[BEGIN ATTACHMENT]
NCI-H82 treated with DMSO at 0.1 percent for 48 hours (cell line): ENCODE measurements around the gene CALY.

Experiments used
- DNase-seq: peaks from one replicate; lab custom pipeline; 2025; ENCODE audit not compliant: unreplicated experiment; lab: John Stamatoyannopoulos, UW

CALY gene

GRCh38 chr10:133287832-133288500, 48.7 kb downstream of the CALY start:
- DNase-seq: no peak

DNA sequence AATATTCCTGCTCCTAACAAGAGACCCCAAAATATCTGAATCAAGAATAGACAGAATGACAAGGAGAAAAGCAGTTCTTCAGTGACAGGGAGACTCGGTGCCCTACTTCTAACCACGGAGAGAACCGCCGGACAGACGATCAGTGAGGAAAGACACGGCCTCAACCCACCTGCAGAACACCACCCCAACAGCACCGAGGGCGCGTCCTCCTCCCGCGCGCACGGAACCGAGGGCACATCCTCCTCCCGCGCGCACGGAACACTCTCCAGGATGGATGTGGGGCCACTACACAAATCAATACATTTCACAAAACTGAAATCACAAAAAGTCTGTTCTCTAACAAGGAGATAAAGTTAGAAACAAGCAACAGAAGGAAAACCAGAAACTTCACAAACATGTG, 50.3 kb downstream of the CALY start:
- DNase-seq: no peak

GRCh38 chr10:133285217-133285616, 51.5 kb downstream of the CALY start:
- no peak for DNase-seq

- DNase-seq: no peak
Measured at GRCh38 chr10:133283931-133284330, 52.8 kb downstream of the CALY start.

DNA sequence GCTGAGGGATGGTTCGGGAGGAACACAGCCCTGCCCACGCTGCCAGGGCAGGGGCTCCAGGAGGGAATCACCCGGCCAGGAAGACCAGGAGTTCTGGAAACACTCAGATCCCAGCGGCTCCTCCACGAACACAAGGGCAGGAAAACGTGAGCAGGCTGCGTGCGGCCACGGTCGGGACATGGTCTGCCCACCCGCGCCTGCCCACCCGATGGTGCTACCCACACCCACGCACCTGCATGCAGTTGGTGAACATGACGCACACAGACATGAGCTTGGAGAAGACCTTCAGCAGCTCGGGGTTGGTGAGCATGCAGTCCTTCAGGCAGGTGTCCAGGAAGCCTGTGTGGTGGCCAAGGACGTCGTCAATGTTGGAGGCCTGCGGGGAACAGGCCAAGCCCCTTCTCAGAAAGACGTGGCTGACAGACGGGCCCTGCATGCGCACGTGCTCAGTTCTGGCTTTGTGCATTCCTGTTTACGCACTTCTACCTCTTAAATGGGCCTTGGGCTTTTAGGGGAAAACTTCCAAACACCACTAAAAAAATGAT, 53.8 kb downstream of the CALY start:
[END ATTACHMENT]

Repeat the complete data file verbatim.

NCI-H82 treated with DMSO at 0.1 percent for 48 hours (cell line): ENCODE measurements around the gene CALY.

Experiments used
- DNase-seq: peaks from one replicate; lab custom pipeline; 2025; ENCODE audit not compliant: unreplicated experiment; lab: John Stamatoyannopoulos, UW

CALY gene

GRCh38 chr10:133287832-133288500, 48.7 kb downstream of the CALY start:
- DNase-seq: no peak

DNA sequence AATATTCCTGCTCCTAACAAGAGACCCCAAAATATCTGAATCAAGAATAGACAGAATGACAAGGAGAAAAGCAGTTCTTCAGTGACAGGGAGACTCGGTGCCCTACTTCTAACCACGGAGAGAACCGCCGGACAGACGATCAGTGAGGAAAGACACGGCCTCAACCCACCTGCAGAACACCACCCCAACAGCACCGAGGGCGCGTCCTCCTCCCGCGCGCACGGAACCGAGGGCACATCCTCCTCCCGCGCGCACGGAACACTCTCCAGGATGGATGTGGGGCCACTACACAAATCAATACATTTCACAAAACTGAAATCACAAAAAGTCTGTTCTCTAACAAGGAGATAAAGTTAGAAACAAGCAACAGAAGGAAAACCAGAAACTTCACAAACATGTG, 50.3 kb downstream of the CALY start:
- DNase-seq: no peak

GRCh38 chr10:133285217-133285616, 51.5 kb downstream of the CALY start:
- no peak for DNase-seq

- DNase-seq: no peak
Measured at GRCh38 chr10:133283931-133284330, 52.8 kb downstream of the CALY start.

DNA sequence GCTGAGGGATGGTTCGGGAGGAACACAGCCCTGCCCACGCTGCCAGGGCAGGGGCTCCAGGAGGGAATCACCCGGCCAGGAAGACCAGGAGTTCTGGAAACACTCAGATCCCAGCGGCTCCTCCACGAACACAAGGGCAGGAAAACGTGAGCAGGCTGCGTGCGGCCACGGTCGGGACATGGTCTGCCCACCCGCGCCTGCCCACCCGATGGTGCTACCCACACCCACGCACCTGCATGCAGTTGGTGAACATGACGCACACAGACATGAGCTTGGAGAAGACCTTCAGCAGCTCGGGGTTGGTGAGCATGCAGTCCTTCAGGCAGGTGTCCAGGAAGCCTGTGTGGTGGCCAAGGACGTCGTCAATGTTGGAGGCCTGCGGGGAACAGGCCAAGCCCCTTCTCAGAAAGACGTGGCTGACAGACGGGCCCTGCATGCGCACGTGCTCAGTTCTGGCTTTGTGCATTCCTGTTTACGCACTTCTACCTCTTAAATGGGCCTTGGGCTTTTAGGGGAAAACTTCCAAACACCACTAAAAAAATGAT, 53.8 kb downstream of the CALY start: